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  5. I agree. Giving ourselves some distance between each of the stages definitely helps us come back with more objective eyes.

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  6. I did learn one major thing about my manuscript while I took a break from it for two-three months. I saw it in a whole new light when I cambe back to it, and the substantive changes I've made to it, I think, have made it much stronger. Being away from the manuscript helped me see more clearly the BIG problems when I came back.

    Awesome post, Jody!

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  7. I definitely have a harder time with the macro edits. Those big changes are harder for me to see. Where line edits are way easier to spot and are fun to fix. And I'm a plotter so a lot of the scenes I played around with and ordered before I wrote.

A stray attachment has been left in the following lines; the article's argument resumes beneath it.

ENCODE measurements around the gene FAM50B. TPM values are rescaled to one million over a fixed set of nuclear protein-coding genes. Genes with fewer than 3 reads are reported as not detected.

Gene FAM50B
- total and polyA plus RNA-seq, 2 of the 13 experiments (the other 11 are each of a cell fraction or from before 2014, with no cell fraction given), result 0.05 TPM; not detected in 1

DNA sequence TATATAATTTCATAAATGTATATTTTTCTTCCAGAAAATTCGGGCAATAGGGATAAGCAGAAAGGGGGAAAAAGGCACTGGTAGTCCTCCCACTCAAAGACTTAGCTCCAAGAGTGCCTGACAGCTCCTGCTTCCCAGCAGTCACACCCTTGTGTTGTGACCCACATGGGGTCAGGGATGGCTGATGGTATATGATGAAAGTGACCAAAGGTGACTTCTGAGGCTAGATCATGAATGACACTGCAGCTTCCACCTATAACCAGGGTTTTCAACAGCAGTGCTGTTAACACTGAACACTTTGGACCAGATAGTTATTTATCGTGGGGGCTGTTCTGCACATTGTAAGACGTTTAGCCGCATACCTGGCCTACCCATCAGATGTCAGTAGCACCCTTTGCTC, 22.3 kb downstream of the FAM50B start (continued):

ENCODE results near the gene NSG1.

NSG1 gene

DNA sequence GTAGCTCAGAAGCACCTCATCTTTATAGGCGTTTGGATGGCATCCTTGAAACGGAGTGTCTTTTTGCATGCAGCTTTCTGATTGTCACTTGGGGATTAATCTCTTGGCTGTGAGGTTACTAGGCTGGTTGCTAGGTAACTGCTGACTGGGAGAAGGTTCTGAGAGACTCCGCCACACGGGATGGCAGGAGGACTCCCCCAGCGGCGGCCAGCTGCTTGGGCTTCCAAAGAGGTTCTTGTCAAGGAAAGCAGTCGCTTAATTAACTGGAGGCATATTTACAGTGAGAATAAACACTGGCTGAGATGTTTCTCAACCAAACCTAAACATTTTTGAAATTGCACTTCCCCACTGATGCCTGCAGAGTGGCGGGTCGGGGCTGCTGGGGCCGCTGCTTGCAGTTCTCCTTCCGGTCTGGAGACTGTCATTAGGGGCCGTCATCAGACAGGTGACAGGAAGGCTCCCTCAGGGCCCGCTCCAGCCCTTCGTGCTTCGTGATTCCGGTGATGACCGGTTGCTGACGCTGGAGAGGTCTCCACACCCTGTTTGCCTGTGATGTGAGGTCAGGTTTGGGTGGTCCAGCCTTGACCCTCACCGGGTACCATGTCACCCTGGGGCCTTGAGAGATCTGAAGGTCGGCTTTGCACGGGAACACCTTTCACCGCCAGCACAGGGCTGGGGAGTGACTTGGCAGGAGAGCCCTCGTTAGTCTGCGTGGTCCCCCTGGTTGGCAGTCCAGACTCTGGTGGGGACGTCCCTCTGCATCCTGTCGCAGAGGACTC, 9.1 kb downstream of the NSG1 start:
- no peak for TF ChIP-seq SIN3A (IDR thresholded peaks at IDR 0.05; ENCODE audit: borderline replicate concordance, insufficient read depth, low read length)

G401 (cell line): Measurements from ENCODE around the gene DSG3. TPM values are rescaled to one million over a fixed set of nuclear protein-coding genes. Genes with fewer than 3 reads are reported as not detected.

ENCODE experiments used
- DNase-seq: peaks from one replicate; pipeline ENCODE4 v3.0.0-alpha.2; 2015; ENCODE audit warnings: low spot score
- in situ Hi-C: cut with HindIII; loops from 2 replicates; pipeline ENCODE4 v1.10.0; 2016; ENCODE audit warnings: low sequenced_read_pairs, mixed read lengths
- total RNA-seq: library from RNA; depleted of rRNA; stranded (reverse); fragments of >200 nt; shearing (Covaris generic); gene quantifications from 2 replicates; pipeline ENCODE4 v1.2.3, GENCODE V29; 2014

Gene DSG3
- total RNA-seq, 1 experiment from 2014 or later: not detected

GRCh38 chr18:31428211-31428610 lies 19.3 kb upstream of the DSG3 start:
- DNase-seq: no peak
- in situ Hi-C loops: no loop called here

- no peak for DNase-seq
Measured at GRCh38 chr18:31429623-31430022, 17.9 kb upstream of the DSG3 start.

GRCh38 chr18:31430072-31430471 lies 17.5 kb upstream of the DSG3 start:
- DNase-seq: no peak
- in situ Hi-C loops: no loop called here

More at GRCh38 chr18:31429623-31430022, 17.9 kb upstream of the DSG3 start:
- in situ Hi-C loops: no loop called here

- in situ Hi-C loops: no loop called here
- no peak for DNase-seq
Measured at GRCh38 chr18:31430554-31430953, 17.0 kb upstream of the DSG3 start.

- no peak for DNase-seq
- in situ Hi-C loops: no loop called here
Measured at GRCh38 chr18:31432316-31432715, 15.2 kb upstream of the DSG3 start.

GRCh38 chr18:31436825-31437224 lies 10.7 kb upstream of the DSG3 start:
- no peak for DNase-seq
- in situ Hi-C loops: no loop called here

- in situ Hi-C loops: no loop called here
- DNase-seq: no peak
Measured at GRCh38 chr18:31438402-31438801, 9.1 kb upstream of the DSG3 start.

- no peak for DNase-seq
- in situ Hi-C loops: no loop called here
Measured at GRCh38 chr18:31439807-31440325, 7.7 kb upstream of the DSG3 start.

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  8. I also appreciate what others can point out to us that we might not catch on our own. There's such value in that.

    I'll go through a MS three times and still find I can hack away at whole scenes. So even when I'm doing the line by line I'm still checking back on the macro edits.

    It's a beast, I tell you.
    ~ Wendy

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  9. This is the three steps my publishing house uses too. It works for me.

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  10. Great post! Mine is basically the same thing, but the second one is the one I sometimes need help with. Many times I fail to see breaks in logic, etc.
    Thanks for sharing all this interesting stuff!

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  11. The big edits--yeah-- I need lots of help with those. THey scare me. Tearing apart whole chapters or deleting and rewriting them. But I know that's what can make the book. thank you!